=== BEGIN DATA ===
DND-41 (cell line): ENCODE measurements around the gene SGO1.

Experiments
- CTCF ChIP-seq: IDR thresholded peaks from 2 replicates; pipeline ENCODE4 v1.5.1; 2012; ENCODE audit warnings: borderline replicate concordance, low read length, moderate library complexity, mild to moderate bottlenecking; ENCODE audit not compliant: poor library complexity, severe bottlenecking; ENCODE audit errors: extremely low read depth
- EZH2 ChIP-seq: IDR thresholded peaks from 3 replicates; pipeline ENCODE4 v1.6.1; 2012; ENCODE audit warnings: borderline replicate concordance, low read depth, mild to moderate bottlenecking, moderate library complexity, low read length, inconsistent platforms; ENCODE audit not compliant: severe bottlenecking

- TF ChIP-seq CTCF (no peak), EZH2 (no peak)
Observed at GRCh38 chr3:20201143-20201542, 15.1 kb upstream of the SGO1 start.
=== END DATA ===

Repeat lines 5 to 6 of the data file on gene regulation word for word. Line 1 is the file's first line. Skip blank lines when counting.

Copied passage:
- TF ChIP-seq CTCF (no peak), EZH2 (no peak)
Observed at GRCh38 chr3:20201143-20201542, 15.1 kb upstream of the SGO1 start.